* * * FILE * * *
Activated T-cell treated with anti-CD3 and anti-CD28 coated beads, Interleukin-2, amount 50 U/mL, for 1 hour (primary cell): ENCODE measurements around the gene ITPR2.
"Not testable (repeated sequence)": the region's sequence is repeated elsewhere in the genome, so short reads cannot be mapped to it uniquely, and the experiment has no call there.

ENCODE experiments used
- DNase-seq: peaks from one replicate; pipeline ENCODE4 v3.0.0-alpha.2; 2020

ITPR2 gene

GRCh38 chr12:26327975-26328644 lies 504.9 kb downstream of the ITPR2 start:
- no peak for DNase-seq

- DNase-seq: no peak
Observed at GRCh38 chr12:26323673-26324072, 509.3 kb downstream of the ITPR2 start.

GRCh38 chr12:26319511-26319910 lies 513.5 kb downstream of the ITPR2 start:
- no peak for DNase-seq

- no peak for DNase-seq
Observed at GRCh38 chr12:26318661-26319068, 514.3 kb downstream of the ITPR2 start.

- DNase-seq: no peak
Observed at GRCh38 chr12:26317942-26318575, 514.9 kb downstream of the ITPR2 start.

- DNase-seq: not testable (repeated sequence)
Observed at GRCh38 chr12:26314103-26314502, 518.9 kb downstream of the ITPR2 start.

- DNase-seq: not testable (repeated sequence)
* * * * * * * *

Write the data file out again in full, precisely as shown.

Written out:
Activated T-cell treated with anti-CD3 and anti-CD28 coated beads, Interleukin-2, amount 50 U/mL, for 1 hour (primary cell): ENCODE measurements around the gene ITPR2.
"Not testable (repeated sequence)": the region's sequence is repeated elsewhere in the genome, so short reads cannot be mapped to it uniquely, and the experiment has no call there.

ENCODE experiments used
- DNase-seq: peaks from one replicate; pipeline ENCODE4 v3.0.0-alpha.2; 2020

ITPR2 gene

GRCh38 chr12:26327975-26328644 lies 504.9 kb downstream of the ITPR2 start:
- no peak for DNase-seq

- DNase-seq: no peak
Observed at GRCh38 chr12:26323673-26324072, 509.3 kb downstream of the ITPR2 start.

GRCh38 chr12:26319511-26319910 lies 513.5 kb downstream of the ITPR2 start:
- no peak for DNase-seq

- no peak for DNase-seq
Observed at GRCh38 chr12:26318661-26319068, 514.3 kb downstream of the ITPR2 start.

- DNase-seq: no peak
Observed at GRCh38 chr12:26317942-26318575, 514.9 kb downstream of the ITPR2 start.

- DNase-seq: not testable (repeated sequence)
Observed at GRCh38 chr12:26314103-26314502, 518.9 kb downstream of the ITPR2 start.

- DNase-seq: not testable (repeated sequence)